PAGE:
Yahoo sues Facebook. Are software patents out of control?
By Brad Plumer,
So it turns out that Yahoo actually invented Facebook. At least, that’s what Yahoo is claiming in a patent infringement lawsuit filed in California on Monday. “Facebook’s entire social network model,” the lawsuit says, “is based on Yahoo!’s patented social networking technology.”
STEVE MARCUS/REUTERSHere’s a list of 10 patents that Yahoo says Facebook ripped off. One thing to note here is that many of the patents are remarkably vague. This patent describes a technique for “managing a view of a social network user’s personal information.” Even the guy who helped develop some of this technology for Yahoo, Andy Baio, thinks his former company is going too far. In a piece for Wired, he notes of another patent Yahoo owns, “[this patent] is so abstract, it could not only cover Facebook’s News Feed, but virtually any activity feed.”
Yahoo could well win its case. Infringement lawsuits, after all, are perfectly legal. And Facebook owns just 21 patents of its own, which will make it harder to cut a cross-licensing deal with Yahoo. (Jon Brodkin speculates that Microsoft, a Facebook investor, could eventually step in and wield its mighty patent portfolio to force a settlement.) But the affair does underscore a serious criticism of the whole regime surrounding software patents. Many software patents are overly broad. They’re not specific chemical formulas. They’re not discrete technologies. Oftentimes they’re amorphous concepts that multiple developers could have dreamed up on their own.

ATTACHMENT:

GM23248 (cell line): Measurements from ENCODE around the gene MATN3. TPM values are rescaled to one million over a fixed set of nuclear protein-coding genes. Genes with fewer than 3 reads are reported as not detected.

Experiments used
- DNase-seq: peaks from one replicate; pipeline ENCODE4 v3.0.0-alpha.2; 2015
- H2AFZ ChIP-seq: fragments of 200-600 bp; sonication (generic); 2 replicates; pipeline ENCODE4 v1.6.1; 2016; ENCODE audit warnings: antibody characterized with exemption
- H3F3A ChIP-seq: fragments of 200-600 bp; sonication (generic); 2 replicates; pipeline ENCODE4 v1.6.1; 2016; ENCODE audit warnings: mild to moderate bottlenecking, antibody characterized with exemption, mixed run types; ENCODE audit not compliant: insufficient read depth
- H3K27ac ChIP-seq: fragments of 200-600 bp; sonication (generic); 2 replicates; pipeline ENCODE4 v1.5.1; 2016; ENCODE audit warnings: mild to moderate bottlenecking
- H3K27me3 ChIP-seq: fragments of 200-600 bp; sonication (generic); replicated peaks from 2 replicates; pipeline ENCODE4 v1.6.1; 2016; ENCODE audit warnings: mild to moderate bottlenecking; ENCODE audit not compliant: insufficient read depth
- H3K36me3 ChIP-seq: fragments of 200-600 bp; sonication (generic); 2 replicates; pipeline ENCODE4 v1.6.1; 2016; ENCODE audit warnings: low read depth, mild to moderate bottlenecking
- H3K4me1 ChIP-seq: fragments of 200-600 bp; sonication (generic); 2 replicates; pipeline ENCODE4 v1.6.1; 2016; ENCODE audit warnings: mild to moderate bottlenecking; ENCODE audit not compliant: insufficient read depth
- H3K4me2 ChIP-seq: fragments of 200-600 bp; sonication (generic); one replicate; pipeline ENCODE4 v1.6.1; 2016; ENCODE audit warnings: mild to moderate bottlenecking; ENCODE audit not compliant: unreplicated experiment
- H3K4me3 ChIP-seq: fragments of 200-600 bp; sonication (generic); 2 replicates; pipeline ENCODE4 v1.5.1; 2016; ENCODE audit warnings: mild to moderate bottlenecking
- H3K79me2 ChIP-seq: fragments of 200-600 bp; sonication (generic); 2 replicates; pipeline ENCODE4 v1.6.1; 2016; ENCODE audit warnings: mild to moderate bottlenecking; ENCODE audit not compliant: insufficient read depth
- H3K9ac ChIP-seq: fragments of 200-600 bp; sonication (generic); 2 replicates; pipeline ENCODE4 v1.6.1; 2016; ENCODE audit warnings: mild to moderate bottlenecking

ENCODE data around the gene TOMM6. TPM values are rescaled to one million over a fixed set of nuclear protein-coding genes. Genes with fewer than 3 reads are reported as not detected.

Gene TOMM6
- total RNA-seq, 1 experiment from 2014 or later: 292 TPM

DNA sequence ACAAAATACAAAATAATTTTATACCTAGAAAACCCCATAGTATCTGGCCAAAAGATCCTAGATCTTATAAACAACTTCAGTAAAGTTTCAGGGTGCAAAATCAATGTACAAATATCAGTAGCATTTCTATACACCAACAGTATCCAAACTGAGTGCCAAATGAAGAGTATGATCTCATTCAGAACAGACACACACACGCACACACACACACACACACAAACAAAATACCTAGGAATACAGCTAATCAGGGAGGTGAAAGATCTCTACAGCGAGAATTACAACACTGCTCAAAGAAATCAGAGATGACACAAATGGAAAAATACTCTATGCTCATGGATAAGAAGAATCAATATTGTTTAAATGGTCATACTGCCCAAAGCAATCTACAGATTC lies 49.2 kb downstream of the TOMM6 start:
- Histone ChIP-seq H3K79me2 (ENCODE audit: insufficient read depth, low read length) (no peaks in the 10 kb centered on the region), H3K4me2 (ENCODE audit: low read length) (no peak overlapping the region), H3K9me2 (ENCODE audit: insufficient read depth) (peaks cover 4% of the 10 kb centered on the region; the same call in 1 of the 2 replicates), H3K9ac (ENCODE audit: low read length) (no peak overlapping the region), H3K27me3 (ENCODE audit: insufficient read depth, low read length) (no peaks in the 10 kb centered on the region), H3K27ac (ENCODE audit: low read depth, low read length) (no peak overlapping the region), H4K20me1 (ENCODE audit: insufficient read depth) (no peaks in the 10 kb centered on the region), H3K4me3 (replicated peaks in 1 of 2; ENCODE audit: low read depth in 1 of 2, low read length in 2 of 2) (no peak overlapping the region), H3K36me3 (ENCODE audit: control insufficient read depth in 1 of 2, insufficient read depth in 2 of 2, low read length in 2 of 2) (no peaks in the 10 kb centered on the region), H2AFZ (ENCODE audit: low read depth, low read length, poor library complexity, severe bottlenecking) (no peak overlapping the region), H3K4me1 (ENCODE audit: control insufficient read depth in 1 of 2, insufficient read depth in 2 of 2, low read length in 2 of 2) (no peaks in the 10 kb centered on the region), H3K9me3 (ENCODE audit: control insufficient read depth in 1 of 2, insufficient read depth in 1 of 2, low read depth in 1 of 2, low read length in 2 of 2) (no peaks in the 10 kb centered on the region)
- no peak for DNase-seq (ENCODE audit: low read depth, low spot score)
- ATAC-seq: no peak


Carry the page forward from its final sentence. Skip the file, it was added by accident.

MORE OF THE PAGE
For instance, another one of the Yahoo patents at stake in the Facebook lawsuit is for a “dynamic page generator,” a process that allows Web sites to customize their news pages. A slew of different sites do something along these lines — you could make an argument that Twitter also violates this patent, for instance.
Baio’s account of how Yahoo actually came to own these patents is fascinating and worth reading. Like many programmers, Baio was originally hesitant to patent his ideas for the company. “But,” Baio explains, “Yahoo assured us that their patent portfolio was a precautionary measure, to defend against patent trolls.” As it turned out, patent trolls weren’t the issue. Instead, Yahoo fell upon hard times and decided to deploy its portfolio of patents to wheedle money out of bigger companies like Google, and now Facebook.
To hear Baio tell it, the entire legal regime that enables Yahoo to take Facebook to court needs to be radically overhauled. “Software patents should be abolished, plain and simple,” he writes. “Software is already covered by copyright, making patent protection unnecessary.”
While not all critics of software patents would go that far, there’s a growing sense that the current system has become untenable — leading to pointless lawsuits and to costly arms races by tech companies to stockpile patents. A recent paper by Cato’s Timothy Lee and Yale’s Christina Mulligan pointed out that there’s simply no feasible way for every company to check its own software patents for infringement without overloading the U.S. legal system. Lee and Mulligan are in favor of abolishing patents, but they also suggested a number of intermediate ideas for reform, from limiting damages for infringement to allowing an “independent invention” defense (more than 90 percent of patent suits nowadays are filed against independent inventors — not copiers).
So far, Congress hasn’t shown much interest in these issues. But it’s possible that a big, gory war between Yahoo and Facebook could get somebody’s attention.
Update: Just to clarify, Baio’s patent 7844604, covering activity feeds, isn’t one of the 10 patents in the lawsuit — although the way he describes it, Yahoo arguably could use it to attack Facebook.